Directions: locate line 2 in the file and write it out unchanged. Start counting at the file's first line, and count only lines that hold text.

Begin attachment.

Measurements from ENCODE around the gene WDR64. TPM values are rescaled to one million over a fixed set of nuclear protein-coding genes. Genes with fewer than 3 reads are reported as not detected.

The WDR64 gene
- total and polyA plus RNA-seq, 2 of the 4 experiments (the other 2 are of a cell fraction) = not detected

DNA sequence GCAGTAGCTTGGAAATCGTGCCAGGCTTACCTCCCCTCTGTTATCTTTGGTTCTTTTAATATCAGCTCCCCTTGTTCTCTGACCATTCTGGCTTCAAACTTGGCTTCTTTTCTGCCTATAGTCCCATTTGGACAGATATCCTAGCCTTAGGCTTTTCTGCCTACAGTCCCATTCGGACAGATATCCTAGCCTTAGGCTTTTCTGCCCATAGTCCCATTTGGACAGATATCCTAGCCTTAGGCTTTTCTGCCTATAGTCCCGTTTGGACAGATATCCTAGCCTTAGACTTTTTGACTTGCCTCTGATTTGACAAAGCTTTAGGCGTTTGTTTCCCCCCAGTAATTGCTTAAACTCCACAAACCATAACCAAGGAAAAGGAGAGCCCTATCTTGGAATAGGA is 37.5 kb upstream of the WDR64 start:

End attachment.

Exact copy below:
The WDR64 gene